Extra patrols on lake after dad nearly drowns while trying to save kids

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wwltv.com

Posted on May 26, 2014 at 5:34 PM

Updated Monday, May 26 at 6:04 PM

Meg Farris / Eyewitness News
Email: mfarris@wwltv.com | Twitter: @megfarriswwl

NEW ORLEANS -- There are extra patrols on the lakefront Monday after a father nearly lost his life trying to save his children Sunday.

His two boys were pulled to safety yesterday from the London Canal near Lake Pontchartrain. But the father is in critical condition after he was under the water for 15 minutes.

Experts have prevention and safety advice as the summer swimming season begins.

First, some facts. Drowning is the second highest cause of unintentional death for children younger than 14 in the U.S. and the sixth leading cause of deaths for all ages.

Alcohol and not wearing life vests make your risk of drowning even higher.

It's hot and it's a holiday, so more people take the plunge. The New Orleans Fire Department is out patrolling along Lakeshore Drive.

A man relies on his chocolate Labrador retrievers to get him to shore for fun, while a family of five children relies on dad if anyone goes under.

He said he would know how to rescue them if they were drowning.

"Oh yeah, we know how to swim," said Jose Montes from the West Bank.

Mom can't swim, but she holds the two little one's arms right on the water's edge.

An LSUHSC Emergency Medicine doctor said he has never seen a person with a life vest during recreational water play drown.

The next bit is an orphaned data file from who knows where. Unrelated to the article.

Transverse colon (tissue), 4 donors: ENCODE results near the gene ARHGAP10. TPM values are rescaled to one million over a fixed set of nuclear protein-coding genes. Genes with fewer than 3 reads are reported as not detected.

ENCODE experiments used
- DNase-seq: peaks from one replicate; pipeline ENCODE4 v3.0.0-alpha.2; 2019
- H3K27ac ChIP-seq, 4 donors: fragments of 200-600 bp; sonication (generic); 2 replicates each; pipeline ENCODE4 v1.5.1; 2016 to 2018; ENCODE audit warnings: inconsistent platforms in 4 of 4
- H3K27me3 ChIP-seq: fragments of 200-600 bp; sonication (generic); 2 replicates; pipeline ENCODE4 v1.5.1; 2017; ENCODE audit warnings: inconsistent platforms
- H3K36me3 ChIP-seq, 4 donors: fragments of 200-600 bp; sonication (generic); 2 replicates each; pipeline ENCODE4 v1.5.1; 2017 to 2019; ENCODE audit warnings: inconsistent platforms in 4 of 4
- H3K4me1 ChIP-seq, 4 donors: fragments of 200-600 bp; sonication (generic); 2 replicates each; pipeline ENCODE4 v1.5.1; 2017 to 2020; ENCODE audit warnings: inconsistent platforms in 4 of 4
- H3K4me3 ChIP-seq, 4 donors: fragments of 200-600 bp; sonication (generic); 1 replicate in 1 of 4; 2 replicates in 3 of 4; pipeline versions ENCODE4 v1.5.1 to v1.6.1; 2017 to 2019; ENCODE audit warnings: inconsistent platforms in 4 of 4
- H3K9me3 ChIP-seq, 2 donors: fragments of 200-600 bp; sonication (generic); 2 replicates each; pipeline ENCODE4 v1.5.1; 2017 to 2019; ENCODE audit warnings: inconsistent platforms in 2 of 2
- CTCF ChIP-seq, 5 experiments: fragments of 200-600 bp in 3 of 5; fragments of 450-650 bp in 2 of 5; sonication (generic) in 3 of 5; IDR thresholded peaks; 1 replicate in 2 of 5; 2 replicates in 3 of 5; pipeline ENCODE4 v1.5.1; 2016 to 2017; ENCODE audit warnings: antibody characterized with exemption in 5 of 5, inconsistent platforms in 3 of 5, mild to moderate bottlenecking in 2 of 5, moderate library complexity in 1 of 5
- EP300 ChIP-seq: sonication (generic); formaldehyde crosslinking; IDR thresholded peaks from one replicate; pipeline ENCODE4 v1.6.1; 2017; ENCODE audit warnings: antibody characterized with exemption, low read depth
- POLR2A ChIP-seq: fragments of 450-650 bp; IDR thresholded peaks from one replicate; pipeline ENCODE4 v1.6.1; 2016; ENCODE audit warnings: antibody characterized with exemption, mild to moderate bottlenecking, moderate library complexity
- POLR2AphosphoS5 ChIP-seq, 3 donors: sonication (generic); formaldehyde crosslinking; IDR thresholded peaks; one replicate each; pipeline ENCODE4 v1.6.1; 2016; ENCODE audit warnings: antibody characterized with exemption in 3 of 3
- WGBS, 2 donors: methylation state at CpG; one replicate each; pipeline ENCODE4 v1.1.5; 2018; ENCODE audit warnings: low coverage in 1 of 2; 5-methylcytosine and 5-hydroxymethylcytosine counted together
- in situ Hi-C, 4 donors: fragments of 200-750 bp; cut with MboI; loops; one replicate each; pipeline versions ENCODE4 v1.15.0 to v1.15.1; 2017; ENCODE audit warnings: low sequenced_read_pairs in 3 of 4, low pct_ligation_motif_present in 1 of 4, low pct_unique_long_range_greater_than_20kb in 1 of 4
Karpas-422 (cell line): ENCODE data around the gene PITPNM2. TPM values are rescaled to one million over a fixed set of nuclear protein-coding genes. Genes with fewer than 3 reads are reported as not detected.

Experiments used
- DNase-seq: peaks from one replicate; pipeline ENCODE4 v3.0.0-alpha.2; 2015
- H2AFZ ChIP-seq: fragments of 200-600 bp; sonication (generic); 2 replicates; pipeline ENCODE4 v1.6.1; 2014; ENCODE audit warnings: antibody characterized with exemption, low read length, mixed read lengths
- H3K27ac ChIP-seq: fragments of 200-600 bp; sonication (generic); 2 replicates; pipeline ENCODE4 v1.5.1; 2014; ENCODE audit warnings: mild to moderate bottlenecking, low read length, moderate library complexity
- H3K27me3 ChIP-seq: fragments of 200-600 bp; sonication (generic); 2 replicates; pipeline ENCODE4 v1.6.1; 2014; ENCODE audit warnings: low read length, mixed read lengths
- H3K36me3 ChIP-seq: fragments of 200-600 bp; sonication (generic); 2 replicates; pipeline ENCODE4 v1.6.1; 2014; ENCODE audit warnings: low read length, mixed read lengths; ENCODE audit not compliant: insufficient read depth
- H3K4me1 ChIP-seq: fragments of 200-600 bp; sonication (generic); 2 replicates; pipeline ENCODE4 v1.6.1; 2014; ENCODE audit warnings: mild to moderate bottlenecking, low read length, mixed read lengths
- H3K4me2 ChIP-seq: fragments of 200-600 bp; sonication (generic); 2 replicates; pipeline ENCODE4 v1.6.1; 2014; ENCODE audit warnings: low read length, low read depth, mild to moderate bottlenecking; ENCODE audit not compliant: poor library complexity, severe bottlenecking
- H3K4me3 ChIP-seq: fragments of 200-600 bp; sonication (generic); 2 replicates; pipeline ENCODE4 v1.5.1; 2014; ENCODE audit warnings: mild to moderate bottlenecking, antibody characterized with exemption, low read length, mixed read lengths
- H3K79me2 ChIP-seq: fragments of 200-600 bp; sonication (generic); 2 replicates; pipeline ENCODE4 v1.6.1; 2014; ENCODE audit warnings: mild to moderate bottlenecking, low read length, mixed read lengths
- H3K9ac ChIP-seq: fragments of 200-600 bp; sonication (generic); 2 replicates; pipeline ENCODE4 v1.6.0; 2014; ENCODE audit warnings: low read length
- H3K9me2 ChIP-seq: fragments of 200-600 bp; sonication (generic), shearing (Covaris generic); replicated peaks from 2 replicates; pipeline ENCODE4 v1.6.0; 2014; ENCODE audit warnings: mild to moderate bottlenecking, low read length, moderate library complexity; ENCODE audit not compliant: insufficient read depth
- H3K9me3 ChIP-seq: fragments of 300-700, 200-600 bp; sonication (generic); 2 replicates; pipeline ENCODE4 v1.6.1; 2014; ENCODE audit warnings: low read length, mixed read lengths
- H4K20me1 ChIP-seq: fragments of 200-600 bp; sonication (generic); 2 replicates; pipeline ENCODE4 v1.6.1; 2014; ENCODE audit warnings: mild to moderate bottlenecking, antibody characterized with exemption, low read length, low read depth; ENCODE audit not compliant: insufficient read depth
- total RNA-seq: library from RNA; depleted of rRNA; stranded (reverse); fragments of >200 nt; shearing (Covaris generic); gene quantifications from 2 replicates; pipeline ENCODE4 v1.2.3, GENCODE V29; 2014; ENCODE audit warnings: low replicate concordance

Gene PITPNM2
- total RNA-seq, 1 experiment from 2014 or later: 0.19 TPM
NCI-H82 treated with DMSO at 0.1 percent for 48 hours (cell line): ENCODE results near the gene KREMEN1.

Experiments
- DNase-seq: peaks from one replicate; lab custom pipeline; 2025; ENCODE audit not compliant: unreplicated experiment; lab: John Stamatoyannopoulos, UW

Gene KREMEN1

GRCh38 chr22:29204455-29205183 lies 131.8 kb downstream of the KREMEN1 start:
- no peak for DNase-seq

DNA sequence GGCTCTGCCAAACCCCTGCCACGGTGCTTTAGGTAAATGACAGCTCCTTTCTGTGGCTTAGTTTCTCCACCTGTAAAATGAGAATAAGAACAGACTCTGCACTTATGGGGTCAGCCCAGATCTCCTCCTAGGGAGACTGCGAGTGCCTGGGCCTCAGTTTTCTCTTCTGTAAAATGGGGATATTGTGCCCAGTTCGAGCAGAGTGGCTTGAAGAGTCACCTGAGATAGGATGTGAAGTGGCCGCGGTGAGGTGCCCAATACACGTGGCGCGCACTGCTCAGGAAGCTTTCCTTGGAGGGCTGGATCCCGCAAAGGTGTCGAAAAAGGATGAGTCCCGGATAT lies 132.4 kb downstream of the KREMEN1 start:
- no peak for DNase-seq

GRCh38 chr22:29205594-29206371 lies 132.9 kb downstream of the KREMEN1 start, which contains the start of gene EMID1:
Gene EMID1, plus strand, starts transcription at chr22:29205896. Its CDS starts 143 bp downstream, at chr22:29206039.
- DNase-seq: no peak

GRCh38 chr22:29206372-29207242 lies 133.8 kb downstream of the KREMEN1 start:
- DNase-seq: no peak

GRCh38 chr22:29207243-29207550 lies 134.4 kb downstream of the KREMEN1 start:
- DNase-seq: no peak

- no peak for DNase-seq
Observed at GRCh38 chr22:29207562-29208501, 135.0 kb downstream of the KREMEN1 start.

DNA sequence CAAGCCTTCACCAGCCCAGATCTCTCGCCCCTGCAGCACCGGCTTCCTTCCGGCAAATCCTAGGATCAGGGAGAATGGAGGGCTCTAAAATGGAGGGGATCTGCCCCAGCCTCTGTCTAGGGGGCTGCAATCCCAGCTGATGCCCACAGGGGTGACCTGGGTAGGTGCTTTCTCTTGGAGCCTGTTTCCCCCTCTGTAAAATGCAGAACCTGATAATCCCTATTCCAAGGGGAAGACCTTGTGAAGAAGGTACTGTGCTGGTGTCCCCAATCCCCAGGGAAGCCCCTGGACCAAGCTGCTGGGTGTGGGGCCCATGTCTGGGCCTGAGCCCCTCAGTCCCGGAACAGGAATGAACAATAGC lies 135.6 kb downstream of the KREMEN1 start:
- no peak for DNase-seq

"Absolutely, life jackets. It's amazing how fast someone will go under water and disappear," says Dr. Sean Hardy. He is the associate director of emergency services at the LSU Interim Hospital and Spirit of Charity Trauma Center. He is also in the section of diving and hyperbaric medicine.

Doctors and Red Cross safety experts often see the person who acts as the rescuer get into trouble.

"People flailing around, things like that, it's very easy to become pushed underwater yourself. It's also easy to underestimate just exactly how far away someone is, and swimming, particularly trying to pull someone in, is an exceedingly exhausting activity," Dr. Hardy said.

"A person who is drowning is really trying to climb out of the water, and if you get too close to that person trying to climb out of the water, they're going to use you to climb out, and that gets you into trouble because now they are pushing you under, pulling you down and there's nothing you can do about it," said Ruth Alleman, a Red Cross safety instructor for Preparedness, Health and Safety services.

"The person who is afraid of the water is going to be your drowning victim," Alleman said. "They don't know what to do. They don't know how to save themselves."

In minutes, there can be permanent brain damage.

"One of the most valuable things that us, or anyone can do, even lay person, is well-performed uninterrupted CPR as soon as possible. It's probably the most important thing for almost any injury," Dr. Hardy said.

The Red Cross tells us that in the U.S., only 51 percent of white people can swim, and only one-third of African Americans know how to swim.

They have free swimming classes for all ages and all you have to do is sign up at one of the 13 NORD pools. You can get details here or call 504-620-3105 or 1-800-229-8191.

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